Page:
Atopic dermatitis in colored skin

Atopic dermatitis (AD) presents differently in patients with skin of color (SOC) compared to lighter skin. This difference in presentation may be a cause of genetic factors, phenotypes and histological variations and may lead to misdiagnosis in SOC patients. The way to combat this is to recognize the clinical variation of AD in SOC and then develop strategies for this group of patients, according to a breakfast product theater at the Society of Dermatology Nurse’s 3rd Annual Symposium. Practitioners, sponsored by Sanofi and Regeneron Pharmaceuticals.1

There are few studies that have investigated the epidemiological differences between SOC and lighter skin. In phase 2 and phase 3 clinical trials for AD, between the years 2009 and July 2019, 54% of enrolled patients identified as white.2 Additionally, 8.9% identified as Black, 16% Asian, and 20.5% were other/unspecified. This demonstrates the lack of diversity in clinical trials for Alzheimer’s disease, according to the session.

Even in medical school and residency, depending on where healthcare professionals practice, there can be a lack of knowledge about COS. This can result in delayed treatment for patients of color (POC) and increased morbidity or mortality due to this delay. Compared to white patients, black patients were 3 times more likely to be diagnosed with AD, and Asians or Pacific Islanders were 7 times more likely.3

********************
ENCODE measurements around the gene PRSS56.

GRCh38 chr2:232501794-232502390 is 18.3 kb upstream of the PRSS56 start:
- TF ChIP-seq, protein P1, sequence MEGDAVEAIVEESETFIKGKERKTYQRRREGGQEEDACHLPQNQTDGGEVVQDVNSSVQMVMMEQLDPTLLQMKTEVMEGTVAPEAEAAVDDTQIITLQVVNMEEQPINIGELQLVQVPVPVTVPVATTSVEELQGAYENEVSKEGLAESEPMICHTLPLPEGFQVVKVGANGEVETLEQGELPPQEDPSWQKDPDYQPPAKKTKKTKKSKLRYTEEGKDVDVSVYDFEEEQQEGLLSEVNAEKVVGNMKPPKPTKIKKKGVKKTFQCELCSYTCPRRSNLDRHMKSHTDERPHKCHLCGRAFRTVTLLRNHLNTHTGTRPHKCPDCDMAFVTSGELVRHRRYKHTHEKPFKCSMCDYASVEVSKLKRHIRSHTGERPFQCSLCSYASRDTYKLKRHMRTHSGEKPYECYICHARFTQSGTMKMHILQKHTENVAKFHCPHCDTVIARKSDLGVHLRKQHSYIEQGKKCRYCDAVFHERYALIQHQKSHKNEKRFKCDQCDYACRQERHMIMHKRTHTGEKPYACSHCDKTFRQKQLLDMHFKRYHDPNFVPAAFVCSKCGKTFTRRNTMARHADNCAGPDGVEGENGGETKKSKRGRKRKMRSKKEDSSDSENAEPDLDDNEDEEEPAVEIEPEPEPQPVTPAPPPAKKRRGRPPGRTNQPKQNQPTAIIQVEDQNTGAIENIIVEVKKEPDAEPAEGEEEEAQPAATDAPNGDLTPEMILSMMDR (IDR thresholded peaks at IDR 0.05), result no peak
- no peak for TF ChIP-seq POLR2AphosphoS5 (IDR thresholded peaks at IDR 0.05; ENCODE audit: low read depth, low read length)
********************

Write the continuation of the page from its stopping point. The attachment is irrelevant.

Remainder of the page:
Alzheimer’s disease may also have a greater negative impact on quality of life (QOL) in SOC patients than their lighter-skinned counterparts and black patients had more doctor visits for Alzheimer’s disease. Alzheimer’s than white patients.4-6 Additionally, pediatric patients with OSC are more likely to have persistent AD and white patients are more likely to have controlled disease than black patients.7.8

Why could this be? It could be genetic variations such as filaggrin null (FLG) mutations that could contribute to skin barrier dysfunction. This mutation may be different depending on the race of the patient.9 Patients should be tested to determine if a mutation is present and that doesn’t always happen, according to the SDNP session. Additionally, black patients are 6 times less likely to be tested for mutations than white patients.ten

There might also be immunophenotypic variations between AD patients of different races.

The way Alzheimer’s disease presents is different in different skin tones and can be confusing for those who don’t have much experience with darker skin types. Black patients may be at higher risk for transepidermal water loss (TEWL) causing dry skin which has been studied in several small trials. This increased risk of dry skin would be consistent with a higher prevalence of AD.11

Beyond the examination and proper diagnosis of the disease, there is often an underestimation of the severity of AD in patients with COS.11 This difficulty could be due to the way erythema appears dark purple on darker skin types. Missing this key symptom can lead to more serious illness.11-13

Topical cortisone steroids (TCS) are a common way to treat AD, but this treatment can lead to other skin problems such as hypopigmentation in the SOC, especially in the black population. This may dissipate with discontinuation of treatment, but indicates a need for different treatment methods for COS.12,14,15

When treating AD in patients with darker skin, key pearls to keep in mind include8,11,12:

  • Long-term use of TCS may worsen hypopigmentation in darker skin tones
  • Higher doses of narrowband UVB are needed to treat skin with darker pigmentation